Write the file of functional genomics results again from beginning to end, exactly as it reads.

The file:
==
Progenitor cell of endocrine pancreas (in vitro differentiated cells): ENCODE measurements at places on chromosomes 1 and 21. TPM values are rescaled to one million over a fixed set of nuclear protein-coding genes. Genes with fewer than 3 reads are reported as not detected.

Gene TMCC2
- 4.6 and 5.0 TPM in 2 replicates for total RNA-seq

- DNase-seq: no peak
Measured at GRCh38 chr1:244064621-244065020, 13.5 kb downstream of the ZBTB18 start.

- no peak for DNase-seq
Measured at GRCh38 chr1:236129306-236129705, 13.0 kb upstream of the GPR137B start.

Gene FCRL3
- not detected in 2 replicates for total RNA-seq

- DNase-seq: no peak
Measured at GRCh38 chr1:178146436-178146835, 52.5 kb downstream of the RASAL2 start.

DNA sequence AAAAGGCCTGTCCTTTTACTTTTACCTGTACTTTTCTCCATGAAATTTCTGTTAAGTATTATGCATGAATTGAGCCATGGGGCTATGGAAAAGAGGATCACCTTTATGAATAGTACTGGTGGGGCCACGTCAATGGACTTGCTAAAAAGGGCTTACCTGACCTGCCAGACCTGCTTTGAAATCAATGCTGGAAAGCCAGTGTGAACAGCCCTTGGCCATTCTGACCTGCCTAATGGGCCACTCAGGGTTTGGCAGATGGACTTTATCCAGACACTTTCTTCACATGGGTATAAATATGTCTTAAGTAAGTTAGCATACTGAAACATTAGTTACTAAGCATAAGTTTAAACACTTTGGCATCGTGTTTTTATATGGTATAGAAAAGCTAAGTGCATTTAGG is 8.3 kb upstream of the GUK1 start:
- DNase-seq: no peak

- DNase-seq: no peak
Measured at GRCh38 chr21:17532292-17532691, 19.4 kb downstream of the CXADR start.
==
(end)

Progenitor cell of endocrine pancreas (in vitro differentiated cells): ENCODE measurements at places on chromosomes 1 and 21. TPM values are rescaled to one million over a fixed set of nuclear protein-coding genes. Genes with fewer than 3 reads are reported as not detected.

Gene TMCC2
- 4.6 and 5.0 TPM in 2 replicates for total RNA-seq

- DNase-seq: no peak
Measured at GRCh38 chr1:244064621-244065020, 13.5 kb downstream of the ZBTB18 start.

- no peak for DNase-seq
Measured at GRCh38 chr1:236129306-236129705, 13.0 kb upstream of the GPR137B start.

Gene FCRL3
- not detected in 2 replicates for total RNA-seq

- DNase-seq: no peak
Measured at GRCh38 chr1:178146436-178146835, 52.5 kb downstream of the RASAL2 start.

DNA sequence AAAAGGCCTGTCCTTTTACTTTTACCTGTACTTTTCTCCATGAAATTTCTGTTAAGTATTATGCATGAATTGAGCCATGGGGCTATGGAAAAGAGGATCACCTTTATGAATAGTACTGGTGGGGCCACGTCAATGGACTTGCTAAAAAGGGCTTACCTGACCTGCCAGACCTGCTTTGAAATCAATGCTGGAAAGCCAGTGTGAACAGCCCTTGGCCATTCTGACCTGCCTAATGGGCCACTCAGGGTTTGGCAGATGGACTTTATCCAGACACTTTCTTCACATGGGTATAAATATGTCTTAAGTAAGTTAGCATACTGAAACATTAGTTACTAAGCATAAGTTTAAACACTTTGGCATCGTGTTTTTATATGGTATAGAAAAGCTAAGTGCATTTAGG is 8.3 kb upstream of the GUK1 start:
- DNase-seq: no peak

- DNase-seq: no peak
Measured at GRCh38 chr21:17532292-17532691, 19.4 kb downstream of the CXADR start.